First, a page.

Monday, August 2, 2010

The roles that common sense, books, and family played in my life

Just a few comments will always stimulate still another discussion in my mind. Having been born in a state where one church (Mormon) was so dominating, I naturally gave a great deal of thought to religion. But my father's problems made him an even more dominating presence in my life since I thought the well being and continued survival of the family depended on him. If we lived we would fare a lot better, if he died while we were still children, dire poverty faced us, as he would not have left much at all had he died in his early forties.
Whether I believed in the religion was not going to make a big difference in my life. Instead I thought reaching my father was critical. He operated entirely outside the church as did his father, so I was in a sense raised outside the church. He and his father resisted being a part of the church, even though neither made any fuss when their wives went to church. They were the bread winners with the cattle ranching both did to earn a living.
I did not see that either one of them were Christian men either, that is had any beliefs about Jesus one way or another. They were what I call free thinkers. They set great store by books and newspapers. They both paid for their children to go to college. They both subscribed to the Salt Lake Tribune that took a couple of days or so to reach our town. My mother took many magazines which my father read especially if they covered current events, which included Life, Look, Reader's Digest,and other such magazines. My mother was always buying books, some of which my father read. I felt a great deal of encouragement to read everything that my mother brought into our home, and as soon as I went away to school I checked a pile of books out of the public library constantly as well as accessed the school libraries.
I soon perceived away from home that book reading on the scale I was used to doing it was not common among the students. I had to wait until college years to find similarly inclined students. I ran into very few in high school. One of the reasons for this being I thought was that the religious leadership encouraged the active members to read books that were either put out by the church or met their seal of approval. I, on the other hand, read indiscriminately. What ever problem was troubling me I would always try to find books covering the subject so I could see if anybody else had good ideas I could try.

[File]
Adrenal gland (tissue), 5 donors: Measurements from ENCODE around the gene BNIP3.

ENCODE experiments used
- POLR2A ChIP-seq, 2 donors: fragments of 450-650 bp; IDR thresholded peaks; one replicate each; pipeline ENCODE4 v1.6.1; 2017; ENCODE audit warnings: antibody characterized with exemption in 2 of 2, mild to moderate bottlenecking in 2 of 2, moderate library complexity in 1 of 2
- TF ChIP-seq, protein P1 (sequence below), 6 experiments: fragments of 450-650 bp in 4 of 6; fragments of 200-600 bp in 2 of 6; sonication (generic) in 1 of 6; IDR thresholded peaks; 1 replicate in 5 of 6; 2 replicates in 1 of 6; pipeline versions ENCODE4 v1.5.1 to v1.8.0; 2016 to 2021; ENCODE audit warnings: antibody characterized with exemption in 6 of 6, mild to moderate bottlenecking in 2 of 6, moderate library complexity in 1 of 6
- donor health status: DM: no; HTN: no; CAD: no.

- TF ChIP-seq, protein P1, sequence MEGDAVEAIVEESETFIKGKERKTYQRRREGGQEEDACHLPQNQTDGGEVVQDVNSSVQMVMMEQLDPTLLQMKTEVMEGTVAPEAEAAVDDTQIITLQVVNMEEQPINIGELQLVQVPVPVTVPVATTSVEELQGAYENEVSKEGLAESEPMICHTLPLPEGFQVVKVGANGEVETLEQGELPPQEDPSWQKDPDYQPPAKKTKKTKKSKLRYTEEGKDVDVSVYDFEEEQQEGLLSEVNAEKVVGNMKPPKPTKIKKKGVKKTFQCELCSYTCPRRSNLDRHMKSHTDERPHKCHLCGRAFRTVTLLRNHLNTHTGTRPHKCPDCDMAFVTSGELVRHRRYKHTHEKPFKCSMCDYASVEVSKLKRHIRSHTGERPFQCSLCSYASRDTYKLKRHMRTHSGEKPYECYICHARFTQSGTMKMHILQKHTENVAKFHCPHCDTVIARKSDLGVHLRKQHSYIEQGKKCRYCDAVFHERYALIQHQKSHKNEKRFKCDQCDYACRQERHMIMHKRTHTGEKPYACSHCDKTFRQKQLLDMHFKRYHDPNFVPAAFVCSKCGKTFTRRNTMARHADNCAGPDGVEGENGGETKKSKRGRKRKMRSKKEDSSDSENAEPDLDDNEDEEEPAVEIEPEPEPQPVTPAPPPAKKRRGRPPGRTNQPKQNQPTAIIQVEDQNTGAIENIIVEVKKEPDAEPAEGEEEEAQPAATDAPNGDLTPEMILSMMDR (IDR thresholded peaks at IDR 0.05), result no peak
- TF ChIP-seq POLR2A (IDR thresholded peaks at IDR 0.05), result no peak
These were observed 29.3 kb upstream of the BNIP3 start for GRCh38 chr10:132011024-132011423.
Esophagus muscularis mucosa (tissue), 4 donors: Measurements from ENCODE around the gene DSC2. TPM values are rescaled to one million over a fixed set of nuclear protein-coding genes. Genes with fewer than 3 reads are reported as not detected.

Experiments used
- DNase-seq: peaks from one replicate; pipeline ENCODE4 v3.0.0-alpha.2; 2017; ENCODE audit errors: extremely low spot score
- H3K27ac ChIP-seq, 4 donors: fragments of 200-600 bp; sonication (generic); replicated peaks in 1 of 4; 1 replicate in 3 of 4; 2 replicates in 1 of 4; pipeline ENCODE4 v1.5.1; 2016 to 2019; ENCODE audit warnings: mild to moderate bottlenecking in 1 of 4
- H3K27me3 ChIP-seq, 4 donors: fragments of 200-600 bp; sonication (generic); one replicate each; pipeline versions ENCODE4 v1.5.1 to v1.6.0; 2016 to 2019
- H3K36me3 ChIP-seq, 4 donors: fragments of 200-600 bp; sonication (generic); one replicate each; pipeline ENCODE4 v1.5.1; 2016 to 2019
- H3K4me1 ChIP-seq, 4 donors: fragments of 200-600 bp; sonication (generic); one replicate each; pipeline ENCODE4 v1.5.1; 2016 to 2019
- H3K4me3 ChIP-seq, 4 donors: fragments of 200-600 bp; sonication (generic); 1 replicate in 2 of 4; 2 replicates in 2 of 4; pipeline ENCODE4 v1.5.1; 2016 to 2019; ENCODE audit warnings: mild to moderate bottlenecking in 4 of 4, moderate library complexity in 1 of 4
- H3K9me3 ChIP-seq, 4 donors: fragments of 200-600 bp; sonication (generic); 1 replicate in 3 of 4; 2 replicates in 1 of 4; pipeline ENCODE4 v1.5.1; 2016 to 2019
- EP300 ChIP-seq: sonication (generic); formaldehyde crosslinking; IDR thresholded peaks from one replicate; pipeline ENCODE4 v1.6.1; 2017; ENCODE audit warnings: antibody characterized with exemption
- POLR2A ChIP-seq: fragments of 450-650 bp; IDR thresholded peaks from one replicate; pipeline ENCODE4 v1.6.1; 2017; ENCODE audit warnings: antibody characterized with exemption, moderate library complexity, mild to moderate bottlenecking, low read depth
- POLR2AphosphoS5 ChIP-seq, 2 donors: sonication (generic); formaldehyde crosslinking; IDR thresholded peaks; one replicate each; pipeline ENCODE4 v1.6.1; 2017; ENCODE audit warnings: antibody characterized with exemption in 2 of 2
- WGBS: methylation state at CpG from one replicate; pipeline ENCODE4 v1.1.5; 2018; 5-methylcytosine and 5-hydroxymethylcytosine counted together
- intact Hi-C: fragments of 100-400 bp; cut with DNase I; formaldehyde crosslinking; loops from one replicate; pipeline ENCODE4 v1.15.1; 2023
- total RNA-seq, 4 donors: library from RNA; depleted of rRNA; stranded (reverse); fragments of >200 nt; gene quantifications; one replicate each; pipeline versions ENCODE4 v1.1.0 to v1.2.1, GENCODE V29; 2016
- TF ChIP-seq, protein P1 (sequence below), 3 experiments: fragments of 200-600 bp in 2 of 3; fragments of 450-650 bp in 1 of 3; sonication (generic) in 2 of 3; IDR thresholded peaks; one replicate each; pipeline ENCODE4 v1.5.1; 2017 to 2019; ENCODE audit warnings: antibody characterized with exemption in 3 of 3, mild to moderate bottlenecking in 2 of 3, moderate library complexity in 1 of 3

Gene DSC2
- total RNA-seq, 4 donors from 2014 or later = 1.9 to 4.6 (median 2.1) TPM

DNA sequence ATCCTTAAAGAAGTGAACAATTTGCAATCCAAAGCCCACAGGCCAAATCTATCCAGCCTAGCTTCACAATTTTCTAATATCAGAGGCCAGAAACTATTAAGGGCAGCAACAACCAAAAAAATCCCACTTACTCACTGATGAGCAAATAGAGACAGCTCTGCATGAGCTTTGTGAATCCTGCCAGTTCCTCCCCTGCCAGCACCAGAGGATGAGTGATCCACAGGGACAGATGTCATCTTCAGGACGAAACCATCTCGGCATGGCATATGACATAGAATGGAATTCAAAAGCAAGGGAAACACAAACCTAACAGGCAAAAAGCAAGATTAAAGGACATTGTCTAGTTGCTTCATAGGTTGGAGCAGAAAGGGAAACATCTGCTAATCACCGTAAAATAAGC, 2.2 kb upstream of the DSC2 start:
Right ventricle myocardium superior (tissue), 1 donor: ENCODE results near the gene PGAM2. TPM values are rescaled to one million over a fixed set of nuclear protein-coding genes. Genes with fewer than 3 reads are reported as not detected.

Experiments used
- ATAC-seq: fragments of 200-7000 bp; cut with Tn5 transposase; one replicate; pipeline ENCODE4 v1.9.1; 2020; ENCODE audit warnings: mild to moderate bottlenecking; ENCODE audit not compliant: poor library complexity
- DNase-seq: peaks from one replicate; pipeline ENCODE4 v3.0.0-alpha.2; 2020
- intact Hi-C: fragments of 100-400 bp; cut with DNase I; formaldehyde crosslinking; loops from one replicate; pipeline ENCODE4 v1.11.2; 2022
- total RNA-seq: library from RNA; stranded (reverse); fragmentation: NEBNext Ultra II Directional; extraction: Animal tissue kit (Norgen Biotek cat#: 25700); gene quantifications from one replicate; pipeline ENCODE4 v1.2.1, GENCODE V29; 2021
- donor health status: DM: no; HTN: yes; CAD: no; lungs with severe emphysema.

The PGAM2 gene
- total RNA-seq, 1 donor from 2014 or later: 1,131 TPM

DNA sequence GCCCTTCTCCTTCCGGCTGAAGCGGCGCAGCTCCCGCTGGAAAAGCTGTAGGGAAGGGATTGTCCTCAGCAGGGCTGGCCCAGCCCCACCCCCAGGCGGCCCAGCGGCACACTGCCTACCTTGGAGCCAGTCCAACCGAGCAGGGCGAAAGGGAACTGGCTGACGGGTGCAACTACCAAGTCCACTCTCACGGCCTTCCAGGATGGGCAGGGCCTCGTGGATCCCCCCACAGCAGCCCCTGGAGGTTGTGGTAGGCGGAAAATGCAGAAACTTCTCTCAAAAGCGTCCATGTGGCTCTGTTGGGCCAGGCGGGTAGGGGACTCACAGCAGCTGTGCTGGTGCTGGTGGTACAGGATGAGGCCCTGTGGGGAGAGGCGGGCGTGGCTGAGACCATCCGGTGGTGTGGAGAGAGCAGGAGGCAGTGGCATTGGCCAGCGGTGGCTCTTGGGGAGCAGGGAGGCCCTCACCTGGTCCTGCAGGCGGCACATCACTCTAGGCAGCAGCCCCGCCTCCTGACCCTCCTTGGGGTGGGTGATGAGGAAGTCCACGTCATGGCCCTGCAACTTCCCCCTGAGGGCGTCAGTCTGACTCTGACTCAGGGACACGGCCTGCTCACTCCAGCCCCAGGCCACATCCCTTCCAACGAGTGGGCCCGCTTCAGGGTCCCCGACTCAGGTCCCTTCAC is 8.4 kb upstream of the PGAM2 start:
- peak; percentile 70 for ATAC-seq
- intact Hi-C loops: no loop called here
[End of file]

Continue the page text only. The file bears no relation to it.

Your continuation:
This was particularly true about my father's severe problem with alcohol and also with his bisexual problem. Everywhere I went I would be intensely aware of other people I thought were struggling with the same thing. I was drawn to theater and literature because of the gay element of society they attracted. I would pour over books that even mentioned the problem. I heard in college that the French writer, Andre Gide, had a similar problem so I would read his books if I could find them, because he did indeed write more frankly than most American authors did. I read Proust's Remembrance of Things Past because it was recommended to me by a brilliant student who I thought was conflicted like my father. He did not choose to talk about it as most didn't who had married and had children. It was very rare for anyone to 'come out' in Utah. The disapproval generated by the religion among other things was too heavy. A lot of it was just the times.
There were a number of English authors who were illuminating on the subject--the brilliant novelist, E.M. Forster is one. He wrote Passage of India and Maurice which was about his homosexuality not published until after his death. Vanessa Regrave, the famous English actress, wrote a memoir about her struggle to accept her father's bisexuality. He was the famous actor Michael Redgrave. I certainly related to any daughters who might have had a father similar in any way to mine.
Christian churches, so many of them, used passages in the bible to justify severe disapproval, which I thought could not possibly help a person predisposed toward suicide, as my father was.
I thought it was not right to drive anyone inexorably toward suicide who I came to conclude could not have helped those feelings from emerging due to a number of causes.
So I did not think that the churches dealt with this problem as wisely as was necessary. It was just too easy to interpret statements in the bible to fit one's own disapproving opinions. The condition is disturbing, so many are tempted to find justification for rejection and even persecution.
I saw having been born to one as a reason to find another way, and to promote study and understanding of all the factors that might lead to a person being so conflicted.